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Photo by: Laura Kang


In this twenty-first annual SEOMUN conference, the newly established Commission on Narcotic Drugs (CND) convened for the first time in SEOMUN history. The committee emulates the real world CND, which acts as the governing body of the United Nations drug program. The CND, which enforces most of the UN’s narcotic drug policies in the real world, turned to three topics of debate under the broader theme of illicit drug addiction: aiding the rehabilitation and prevention of substance abuse through strengthened public health systems; creating a framework for regulating, policing, and repairing nations affected by the illicit transit of drugs; and combating the global trafficking of drugs.

gate of Switzerland. “If this really is a ‘War on Drugs,’ the sad truth is that the global community is losing. Therefore the delegate of Switzerland proposes a policy known as the ‘Transform Drug Policy,’ which advocates the decriminalization of soft drugs to ensure that those who do take drugs do so safely.” However, other delegates supported stricter measures to combat illegal drug trading and addiction. For example, Brandon Kim, the delegate of Guatemala, proposed a hardline stance against drug usage through international anti-corruption laws and for direct action against drug cartels. Daniel Yoo, delegate of the Netherlands, also asserted for stronger action against drug abuse by emphasizing the ineffectiveness of domestically tolerant drug policies. Other delegates made similar remarks, affirming the need for stronger border control and tougher punishment against drug dealers.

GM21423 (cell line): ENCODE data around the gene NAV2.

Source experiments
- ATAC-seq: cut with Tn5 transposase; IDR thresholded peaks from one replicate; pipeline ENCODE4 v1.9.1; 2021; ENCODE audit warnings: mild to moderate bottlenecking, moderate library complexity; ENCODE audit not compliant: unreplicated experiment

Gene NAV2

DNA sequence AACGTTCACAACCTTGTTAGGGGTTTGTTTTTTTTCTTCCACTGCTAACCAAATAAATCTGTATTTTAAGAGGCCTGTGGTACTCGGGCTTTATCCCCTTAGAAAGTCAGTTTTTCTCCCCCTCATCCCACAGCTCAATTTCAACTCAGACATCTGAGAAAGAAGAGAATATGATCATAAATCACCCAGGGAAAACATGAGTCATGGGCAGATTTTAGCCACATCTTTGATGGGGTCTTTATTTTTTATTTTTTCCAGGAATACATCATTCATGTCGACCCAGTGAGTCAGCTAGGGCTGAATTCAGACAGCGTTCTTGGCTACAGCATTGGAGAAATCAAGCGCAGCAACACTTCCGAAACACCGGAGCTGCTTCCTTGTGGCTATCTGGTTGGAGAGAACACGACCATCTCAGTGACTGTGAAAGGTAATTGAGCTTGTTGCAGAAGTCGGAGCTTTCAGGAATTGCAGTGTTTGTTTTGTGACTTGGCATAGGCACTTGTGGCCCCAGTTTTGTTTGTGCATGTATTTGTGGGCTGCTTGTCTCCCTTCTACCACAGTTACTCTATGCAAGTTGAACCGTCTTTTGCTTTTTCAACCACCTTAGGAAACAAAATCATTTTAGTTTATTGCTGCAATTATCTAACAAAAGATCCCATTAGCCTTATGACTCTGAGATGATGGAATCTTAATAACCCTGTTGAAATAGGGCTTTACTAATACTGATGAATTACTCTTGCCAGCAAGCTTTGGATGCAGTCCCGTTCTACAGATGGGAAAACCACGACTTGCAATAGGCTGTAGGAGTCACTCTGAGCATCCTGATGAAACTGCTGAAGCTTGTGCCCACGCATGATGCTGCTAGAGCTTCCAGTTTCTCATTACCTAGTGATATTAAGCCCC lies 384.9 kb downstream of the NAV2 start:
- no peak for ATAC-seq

“The CND is combatting global drug trafficking and is trying to strengthen public health care to deal with rehabilitation,” said Rahul Kothari, the delegate of El Salvador. “Drug overdose rates are at an all time high right now. In 2016, 65,000 people died of drug related overdoses in the US alone, which only indicates how pressing the issue is and the need for immediate “Guatemala is under the assumption that legalization [of soft drugs] would lead to a greater means for drug solutions.” cartels to take hold,” Brandon said. “Thus, it generAs te commission began with opening speeches, ally sees the only solution to the crisis is to disband clusters of delegates began to form similar ideas. drug cartels by utilizing more strict policies. Leniency For example, certain delegates appeared to advocate would only give these cartels room to grow.” for less strict and confrontational solutions. These delegates, including the delegations of Kenya, Photo by: Rachel Lee Croatia, and others, asserted the need for peaceful solutions such as educational reform warning of the dangers of substance abuse and in some cases, the decriminalization of soft drugs. By proposing these potential resolutions, delegates hoped to tackle the issue of drug trafficking and substance abuse through indirect, more moderate methods. Other delegates supported less forthright methods as well due to claims of the failure of aggressive anti-drug policies and the violent “War on Drugs” started by American President Richard Nixon. “In 1971, President Nixon coined the term the ‘War on Drugs,’ and since then, countries have been trying and failing to stamp out [the global business of illicit drug trafficking] head on,” said Shayona Sengupta, the dele-